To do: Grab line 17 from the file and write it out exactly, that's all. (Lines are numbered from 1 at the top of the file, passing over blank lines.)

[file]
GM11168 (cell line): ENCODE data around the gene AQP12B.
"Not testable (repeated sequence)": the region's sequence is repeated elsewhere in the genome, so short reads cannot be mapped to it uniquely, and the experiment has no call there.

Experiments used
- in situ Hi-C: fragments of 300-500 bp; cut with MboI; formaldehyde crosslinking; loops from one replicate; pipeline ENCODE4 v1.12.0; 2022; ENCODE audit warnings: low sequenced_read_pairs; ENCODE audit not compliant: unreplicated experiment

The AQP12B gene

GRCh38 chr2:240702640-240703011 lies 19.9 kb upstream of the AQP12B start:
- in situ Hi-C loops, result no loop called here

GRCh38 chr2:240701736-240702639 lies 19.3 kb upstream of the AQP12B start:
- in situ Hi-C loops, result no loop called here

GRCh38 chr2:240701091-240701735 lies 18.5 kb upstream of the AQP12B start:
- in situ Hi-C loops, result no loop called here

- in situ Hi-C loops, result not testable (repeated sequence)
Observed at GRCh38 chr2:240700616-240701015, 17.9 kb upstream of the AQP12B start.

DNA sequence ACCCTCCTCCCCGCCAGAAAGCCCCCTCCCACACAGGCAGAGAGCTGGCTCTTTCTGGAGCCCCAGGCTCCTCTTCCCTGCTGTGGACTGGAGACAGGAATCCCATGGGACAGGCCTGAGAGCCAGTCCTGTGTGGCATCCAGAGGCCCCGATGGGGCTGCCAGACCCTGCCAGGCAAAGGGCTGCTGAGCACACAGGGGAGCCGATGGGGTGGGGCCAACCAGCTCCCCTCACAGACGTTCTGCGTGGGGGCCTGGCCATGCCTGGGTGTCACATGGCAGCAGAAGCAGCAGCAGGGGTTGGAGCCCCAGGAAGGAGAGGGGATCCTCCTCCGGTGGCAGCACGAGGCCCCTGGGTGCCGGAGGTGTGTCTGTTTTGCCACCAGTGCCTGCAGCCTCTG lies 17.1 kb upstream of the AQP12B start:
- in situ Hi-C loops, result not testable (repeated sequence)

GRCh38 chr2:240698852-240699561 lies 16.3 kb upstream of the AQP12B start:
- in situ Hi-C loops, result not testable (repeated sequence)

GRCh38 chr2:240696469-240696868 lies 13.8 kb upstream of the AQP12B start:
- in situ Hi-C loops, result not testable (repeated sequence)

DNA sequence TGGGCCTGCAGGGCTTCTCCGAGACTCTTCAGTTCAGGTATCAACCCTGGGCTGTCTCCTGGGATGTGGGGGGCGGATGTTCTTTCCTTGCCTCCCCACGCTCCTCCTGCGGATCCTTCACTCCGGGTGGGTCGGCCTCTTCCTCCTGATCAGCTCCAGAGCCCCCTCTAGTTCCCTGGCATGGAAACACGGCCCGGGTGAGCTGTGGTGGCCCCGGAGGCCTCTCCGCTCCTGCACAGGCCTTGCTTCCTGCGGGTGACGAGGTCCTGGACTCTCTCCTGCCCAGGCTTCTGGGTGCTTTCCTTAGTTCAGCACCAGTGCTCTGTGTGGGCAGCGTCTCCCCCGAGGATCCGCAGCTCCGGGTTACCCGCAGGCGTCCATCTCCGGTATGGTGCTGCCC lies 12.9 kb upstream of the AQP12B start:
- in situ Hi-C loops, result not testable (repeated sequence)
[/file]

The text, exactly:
- in situ Hi-C loops, result not testable (repeated sequence)